A constitutional amendment to create a bipartisan redistricting commission will be heard Friday morning in a House of Delegates committee, a sign of movement for a proposal that’s divided the House’s Democratic majority.
The proposed amendment — which passed the General Assembly last year by a wide margin and easily cleared the state Senate again this year — will be heard by the House Privileges and Elections Committee at 9:00 a.m. Friday, according to a newly posted meeting docket. That will be the committee’s last regularly scheduled before lawmakers are scheduled to leave town next Saturday.
Redistricting reform has become a sticking point between the Senate and the House. The House did not vote on its version of the constitutional amendment, instead advancing an alternative proposal to create a non-binding redistricting commission through regular legislation.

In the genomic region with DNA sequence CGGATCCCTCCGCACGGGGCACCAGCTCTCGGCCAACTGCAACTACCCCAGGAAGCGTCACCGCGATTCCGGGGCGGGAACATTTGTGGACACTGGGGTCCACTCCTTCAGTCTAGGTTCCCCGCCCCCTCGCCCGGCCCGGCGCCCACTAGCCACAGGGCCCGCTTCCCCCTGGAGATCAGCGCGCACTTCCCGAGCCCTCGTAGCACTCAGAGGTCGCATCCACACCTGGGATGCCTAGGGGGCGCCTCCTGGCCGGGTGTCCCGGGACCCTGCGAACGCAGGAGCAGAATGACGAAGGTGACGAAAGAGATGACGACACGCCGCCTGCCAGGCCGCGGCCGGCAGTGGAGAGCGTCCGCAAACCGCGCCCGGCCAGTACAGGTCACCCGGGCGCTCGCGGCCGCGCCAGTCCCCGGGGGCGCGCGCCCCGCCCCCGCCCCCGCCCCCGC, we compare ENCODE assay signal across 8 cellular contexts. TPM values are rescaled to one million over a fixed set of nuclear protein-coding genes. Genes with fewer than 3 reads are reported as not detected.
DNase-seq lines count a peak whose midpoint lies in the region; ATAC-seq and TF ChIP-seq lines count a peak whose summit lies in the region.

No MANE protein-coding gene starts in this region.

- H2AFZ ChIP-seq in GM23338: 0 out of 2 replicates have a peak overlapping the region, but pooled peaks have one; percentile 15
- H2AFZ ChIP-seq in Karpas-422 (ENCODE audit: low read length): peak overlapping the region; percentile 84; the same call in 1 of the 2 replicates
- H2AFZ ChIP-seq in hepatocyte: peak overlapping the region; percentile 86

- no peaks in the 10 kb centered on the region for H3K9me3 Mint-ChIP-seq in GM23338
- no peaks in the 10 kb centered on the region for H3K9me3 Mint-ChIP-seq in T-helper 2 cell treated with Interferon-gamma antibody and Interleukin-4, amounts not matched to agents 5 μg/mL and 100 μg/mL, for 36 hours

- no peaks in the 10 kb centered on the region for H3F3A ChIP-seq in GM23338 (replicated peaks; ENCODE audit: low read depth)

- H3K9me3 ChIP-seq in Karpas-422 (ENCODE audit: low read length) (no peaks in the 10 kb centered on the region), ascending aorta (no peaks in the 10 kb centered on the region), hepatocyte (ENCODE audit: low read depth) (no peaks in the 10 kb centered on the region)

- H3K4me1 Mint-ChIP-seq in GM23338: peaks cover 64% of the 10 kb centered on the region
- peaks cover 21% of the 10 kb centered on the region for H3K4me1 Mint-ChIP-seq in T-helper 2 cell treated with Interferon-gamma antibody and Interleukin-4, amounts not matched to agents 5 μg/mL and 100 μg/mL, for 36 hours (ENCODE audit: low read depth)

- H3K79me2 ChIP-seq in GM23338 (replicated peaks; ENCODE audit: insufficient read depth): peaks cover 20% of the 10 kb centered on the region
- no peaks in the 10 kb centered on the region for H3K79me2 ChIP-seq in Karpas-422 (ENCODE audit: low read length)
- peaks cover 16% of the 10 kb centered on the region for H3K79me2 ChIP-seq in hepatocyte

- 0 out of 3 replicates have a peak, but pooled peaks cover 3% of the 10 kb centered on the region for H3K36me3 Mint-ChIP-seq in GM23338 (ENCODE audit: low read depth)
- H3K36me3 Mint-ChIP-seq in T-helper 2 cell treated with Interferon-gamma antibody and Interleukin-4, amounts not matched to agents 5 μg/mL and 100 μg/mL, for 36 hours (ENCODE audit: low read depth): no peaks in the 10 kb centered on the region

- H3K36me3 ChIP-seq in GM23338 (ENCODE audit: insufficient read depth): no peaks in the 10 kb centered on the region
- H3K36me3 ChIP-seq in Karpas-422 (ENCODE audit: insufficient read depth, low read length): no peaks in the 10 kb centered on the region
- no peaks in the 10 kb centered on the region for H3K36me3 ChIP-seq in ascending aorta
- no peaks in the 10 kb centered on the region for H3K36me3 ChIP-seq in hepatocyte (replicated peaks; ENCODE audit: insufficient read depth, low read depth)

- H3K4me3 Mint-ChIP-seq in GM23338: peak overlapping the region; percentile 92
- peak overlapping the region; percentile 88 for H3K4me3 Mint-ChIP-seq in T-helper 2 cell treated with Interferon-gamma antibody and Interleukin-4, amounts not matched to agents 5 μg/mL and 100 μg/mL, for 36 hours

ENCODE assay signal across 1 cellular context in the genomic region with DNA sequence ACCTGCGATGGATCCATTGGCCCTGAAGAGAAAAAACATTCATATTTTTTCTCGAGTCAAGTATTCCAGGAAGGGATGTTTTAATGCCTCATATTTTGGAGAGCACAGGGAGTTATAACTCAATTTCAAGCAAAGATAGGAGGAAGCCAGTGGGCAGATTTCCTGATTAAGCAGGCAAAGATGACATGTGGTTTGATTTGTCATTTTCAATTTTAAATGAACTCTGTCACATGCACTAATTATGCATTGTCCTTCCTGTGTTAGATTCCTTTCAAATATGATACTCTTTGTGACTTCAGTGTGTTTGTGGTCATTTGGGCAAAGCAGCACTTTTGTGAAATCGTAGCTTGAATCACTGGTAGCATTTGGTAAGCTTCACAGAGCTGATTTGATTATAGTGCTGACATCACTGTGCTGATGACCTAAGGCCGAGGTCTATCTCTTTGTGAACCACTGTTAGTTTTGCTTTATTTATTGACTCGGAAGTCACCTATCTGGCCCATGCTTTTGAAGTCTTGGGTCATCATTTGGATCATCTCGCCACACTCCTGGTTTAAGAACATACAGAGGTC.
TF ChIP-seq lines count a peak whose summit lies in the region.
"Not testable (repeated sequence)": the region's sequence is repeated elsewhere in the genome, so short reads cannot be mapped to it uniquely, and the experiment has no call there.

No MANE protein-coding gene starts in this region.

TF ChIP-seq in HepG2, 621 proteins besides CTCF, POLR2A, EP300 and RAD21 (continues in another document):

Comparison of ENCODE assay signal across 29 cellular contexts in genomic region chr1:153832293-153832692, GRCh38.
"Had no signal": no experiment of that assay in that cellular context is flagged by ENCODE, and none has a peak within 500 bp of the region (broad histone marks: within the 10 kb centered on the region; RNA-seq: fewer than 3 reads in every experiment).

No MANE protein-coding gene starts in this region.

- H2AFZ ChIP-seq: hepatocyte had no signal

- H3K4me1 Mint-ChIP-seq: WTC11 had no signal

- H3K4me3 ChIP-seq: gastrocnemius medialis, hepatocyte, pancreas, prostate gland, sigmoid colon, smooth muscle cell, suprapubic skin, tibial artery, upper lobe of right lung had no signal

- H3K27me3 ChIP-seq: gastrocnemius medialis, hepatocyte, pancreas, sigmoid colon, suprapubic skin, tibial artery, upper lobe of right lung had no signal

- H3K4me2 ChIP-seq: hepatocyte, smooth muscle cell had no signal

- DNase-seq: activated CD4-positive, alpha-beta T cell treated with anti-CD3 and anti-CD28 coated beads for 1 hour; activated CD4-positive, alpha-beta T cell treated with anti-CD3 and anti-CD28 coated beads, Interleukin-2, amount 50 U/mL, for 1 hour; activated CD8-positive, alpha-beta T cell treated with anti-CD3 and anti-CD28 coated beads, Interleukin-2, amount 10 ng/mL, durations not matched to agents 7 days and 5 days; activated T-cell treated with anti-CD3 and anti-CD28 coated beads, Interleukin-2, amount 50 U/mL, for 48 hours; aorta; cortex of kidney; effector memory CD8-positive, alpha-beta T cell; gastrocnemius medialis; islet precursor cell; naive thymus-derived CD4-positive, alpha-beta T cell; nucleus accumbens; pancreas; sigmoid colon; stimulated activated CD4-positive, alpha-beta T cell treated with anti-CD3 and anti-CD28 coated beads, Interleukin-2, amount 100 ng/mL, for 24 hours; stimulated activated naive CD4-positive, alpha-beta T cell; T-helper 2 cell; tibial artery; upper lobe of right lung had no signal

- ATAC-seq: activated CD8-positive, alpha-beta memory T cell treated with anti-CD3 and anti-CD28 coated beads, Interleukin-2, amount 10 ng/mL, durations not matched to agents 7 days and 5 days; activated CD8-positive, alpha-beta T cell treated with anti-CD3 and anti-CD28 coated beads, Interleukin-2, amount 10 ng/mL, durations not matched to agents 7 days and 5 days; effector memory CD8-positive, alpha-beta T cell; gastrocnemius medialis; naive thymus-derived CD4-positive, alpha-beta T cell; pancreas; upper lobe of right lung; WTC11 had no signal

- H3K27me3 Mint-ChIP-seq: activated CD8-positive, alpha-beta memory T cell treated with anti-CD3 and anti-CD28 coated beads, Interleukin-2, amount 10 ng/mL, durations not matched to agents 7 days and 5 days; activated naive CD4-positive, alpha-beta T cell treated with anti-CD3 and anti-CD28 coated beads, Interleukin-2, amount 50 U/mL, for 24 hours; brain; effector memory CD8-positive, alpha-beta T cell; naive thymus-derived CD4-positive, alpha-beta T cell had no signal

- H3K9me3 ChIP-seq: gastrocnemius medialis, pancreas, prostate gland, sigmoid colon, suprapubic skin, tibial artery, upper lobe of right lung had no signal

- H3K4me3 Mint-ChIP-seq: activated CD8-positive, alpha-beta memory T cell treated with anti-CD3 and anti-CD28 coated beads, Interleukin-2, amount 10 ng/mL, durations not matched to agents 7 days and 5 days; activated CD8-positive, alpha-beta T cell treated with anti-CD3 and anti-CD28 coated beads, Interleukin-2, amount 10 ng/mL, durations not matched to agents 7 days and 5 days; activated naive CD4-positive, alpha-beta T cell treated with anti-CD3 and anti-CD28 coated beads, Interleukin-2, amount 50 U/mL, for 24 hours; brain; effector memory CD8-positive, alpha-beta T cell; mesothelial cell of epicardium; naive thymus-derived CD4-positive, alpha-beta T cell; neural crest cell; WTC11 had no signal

If the House committee advances the amendment Friday, it would still need to be approved by the full House. The committee will also hear an accompanying bill to let voters weigh in on the amendment in a ballot referendum this fall, the final step necessary to change the state Constitution.
If the amendment fails, the General Assembly will retain its constitutional power redraw political maps for the 2021 redistricting process.